Freelancer.com is a site that has a lot of jobs, a lot of people, and a lot of potential. However, the interface and overly complex payment and fee systems are dragging it down like a bag of bricks in a river. This is not a recommended site for beginners, as it is very unfriendly to any user who is writing to try and make income. The site gets 2/5 from me.
Thanks, at least in part, to a popular name, Freelancer.com is one of the most well-known sites for freelance writers. They have an almost dizzying array of categories, no shortage of available projects, and in general offer a lot of opportunities. The first freelance site I joined, it isn’t a bad place to supplement one’s freelance income, but it is definitely not at the top of my list. Here’s my review of Freelancer.com, as a writer.
Pro: You sign up as you would on any other site, no filter to “prove” you are a writer.
Con: Other people also don’t have to prove they’re writers.
This is one area that Freelancer is unique in, as the entirety of the site is based on a bid system. A requester will post the job they’d like to hire for, along with a budget. The budget will be expressed on the bid screen as “$30-$250”, or something similar. The freelancer can then browse through not only bids left by other freelancers, but their specified time period as well. If the lowest bid is $100 to be completed in 10 days, you can try to outbid by placing a bid for $90 to be completed in 9 days, and so on.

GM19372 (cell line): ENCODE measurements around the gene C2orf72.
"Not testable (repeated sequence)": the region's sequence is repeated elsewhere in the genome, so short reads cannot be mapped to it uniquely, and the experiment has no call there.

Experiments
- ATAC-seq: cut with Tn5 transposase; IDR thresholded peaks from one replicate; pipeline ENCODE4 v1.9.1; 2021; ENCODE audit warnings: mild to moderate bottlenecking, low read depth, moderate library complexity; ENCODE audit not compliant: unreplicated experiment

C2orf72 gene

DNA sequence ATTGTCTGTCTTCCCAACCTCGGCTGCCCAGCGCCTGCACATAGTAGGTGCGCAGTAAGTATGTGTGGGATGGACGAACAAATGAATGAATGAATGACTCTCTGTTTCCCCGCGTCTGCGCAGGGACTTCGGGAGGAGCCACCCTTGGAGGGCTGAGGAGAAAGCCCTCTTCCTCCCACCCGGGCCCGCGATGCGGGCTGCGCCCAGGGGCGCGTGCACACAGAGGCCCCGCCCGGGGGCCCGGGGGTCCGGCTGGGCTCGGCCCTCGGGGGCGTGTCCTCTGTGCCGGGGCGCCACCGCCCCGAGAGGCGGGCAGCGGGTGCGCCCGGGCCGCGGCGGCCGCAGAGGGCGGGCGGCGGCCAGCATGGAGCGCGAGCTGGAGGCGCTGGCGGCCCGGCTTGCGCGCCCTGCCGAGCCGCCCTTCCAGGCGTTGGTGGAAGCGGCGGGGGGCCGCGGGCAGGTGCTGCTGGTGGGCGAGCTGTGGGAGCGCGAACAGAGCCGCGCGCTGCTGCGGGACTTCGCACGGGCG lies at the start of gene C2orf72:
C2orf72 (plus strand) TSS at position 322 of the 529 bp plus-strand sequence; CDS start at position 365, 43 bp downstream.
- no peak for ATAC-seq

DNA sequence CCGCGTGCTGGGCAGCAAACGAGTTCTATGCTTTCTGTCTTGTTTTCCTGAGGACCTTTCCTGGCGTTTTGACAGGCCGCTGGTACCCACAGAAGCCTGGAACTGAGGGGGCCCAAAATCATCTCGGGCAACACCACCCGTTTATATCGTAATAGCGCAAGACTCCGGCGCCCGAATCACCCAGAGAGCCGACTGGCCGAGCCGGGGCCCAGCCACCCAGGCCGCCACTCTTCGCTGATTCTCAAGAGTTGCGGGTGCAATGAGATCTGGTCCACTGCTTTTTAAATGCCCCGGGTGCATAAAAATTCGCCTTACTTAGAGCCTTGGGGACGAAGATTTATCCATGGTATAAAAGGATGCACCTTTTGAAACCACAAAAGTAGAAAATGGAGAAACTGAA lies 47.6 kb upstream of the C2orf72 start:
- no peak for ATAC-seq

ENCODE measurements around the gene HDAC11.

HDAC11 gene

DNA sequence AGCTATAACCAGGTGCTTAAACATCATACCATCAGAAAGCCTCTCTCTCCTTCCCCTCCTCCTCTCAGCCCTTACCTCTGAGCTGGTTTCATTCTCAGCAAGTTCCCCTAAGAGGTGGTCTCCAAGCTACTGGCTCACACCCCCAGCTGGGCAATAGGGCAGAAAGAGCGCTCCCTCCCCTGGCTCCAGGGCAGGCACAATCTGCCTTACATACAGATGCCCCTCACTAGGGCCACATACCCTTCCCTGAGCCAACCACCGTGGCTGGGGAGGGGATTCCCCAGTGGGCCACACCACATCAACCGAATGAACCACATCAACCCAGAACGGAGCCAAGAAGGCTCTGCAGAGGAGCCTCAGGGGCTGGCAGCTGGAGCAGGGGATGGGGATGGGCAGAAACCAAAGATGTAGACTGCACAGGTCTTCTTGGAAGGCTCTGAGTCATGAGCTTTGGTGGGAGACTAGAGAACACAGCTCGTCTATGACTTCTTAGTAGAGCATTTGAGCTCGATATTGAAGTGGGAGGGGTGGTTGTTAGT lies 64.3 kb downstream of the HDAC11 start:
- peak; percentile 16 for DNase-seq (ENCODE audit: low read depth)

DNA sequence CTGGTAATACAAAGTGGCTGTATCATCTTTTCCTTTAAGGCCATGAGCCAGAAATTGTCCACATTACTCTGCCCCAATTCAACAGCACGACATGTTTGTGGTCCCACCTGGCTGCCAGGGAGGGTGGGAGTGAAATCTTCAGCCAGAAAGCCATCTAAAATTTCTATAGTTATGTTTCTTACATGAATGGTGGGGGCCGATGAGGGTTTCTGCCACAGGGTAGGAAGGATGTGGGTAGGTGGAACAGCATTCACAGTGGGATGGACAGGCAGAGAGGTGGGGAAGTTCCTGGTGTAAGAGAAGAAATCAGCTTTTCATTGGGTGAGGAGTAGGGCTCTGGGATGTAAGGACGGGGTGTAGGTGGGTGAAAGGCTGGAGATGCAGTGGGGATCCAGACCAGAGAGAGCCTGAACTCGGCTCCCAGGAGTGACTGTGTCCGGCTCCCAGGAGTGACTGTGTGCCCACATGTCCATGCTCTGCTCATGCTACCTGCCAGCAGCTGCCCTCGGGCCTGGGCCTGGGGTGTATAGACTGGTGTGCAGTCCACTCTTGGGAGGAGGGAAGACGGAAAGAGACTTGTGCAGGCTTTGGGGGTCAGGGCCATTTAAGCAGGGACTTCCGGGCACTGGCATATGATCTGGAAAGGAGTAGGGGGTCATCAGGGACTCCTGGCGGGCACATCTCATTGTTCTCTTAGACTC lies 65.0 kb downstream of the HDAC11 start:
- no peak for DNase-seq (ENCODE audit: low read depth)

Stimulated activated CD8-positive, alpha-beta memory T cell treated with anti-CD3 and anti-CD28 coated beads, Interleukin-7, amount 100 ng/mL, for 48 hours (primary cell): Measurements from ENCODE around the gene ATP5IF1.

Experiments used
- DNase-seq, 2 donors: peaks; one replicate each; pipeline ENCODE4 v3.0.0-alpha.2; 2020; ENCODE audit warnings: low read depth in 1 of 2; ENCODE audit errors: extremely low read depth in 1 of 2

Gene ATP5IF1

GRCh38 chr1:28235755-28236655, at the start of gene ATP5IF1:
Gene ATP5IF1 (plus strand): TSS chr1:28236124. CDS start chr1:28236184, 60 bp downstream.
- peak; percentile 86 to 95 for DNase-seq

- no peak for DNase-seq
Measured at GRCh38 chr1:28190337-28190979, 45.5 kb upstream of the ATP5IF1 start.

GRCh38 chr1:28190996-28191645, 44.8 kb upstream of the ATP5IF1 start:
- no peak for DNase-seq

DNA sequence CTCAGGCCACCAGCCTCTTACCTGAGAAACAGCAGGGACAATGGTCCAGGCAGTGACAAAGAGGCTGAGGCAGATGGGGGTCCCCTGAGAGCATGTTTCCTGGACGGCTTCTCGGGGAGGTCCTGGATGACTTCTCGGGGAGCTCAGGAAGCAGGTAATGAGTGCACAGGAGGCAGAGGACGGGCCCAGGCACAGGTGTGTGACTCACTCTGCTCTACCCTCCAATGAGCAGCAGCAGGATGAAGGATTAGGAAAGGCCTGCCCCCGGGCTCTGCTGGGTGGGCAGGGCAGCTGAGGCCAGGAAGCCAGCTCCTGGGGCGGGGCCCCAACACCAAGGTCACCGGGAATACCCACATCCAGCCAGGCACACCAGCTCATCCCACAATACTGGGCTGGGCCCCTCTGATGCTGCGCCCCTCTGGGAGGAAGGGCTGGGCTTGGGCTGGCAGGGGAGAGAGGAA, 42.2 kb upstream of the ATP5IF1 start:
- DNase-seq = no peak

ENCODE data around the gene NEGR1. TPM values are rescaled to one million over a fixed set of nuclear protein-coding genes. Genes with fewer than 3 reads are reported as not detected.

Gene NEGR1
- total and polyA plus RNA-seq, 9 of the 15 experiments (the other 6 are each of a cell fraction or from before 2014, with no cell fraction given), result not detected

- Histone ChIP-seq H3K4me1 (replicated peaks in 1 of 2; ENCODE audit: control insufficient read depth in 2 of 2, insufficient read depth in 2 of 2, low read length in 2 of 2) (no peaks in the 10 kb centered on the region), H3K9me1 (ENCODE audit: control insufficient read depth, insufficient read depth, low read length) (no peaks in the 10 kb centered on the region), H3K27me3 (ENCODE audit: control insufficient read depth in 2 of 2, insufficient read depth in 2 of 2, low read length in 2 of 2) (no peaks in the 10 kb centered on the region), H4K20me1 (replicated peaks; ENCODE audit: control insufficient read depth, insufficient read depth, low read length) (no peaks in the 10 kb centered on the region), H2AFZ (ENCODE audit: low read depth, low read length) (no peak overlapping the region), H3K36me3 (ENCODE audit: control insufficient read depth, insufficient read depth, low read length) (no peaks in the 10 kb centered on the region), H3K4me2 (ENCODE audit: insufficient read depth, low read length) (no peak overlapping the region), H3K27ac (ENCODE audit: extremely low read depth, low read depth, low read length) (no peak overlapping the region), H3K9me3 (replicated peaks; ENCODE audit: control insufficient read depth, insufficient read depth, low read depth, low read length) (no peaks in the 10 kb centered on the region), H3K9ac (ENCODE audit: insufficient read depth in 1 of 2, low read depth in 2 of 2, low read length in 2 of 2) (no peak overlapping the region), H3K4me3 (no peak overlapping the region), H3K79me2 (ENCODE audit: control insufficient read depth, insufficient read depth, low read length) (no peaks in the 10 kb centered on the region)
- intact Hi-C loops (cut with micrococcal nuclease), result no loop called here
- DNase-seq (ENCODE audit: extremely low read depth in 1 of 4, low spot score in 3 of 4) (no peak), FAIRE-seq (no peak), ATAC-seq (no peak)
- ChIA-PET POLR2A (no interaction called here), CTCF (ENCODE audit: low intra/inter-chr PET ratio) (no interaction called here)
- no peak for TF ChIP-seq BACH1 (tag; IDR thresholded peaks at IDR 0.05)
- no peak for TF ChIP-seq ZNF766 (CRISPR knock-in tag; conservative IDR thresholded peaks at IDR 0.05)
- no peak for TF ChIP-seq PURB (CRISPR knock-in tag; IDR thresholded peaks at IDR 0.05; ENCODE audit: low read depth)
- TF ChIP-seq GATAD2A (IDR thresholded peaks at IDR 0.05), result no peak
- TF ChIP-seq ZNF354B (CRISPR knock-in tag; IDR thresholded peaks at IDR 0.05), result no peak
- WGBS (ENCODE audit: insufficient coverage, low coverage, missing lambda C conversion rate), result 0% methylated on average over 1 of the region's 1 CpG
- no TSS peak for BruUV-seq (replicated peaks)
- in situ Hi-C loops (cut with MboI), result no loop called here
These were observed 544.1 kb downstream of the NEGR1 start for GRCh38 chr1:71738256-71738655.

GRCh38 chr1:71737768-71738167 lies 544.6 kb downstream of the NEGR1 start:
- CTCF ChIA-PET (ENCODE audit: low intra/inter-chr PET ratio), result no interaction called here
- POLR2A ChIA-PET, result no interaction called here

One perplexing (or perhaps not so perplexing, when one considers the cut freelancer.com takes) thing is that no bid under $30 can be placed. Frequently, and maddeningly, you’ll see small projects where the requester passionately explains that they can pay no more than $20 or $25 for a very small project (sometimes this is reasonable, other times not so much) and can’t accept bids for more than that amount. With a bidding system in place that literally won’t allow that, you have an inherent problem.
Additionally, bidding over the amount you’ll actually accept poses a problem to the freelancer, as the fee taken out reflects the larger amount, not the amount in private agreement between you and the requester.
As an aside here, the bidding process on freelancer.com is much like getting bodily hurled into a tank of angry, toothless sharks. You’ll see the majority of bids come from (and this is being kind!) illiterate “writers” – most of whom are foreign – that cut and paste completely irrelevant information or very poorly spelled text in their bids. I’ve seen excerpts from a dating ad, acai diet drink, and even a list of skills utterly useless for writing, such as a fondness for astronomy and violin music. They will put a vague sentiment, such as “I am ready to work project 4 u. I am Rameesh and I write very good sentences so fast. Please to choosing me4 ths projct” – complete with text-speak and bad spelling intact. Additionally, there are writing “houses”…literary sweatshops, a term I often reference..competing, with hundreds of feedbacks that the individual writer couldn’t hope to go toe-to-toe with. You see, the more feedbacks a writer has, the higher he or she is shown in the bidding list, regardless of what they bid.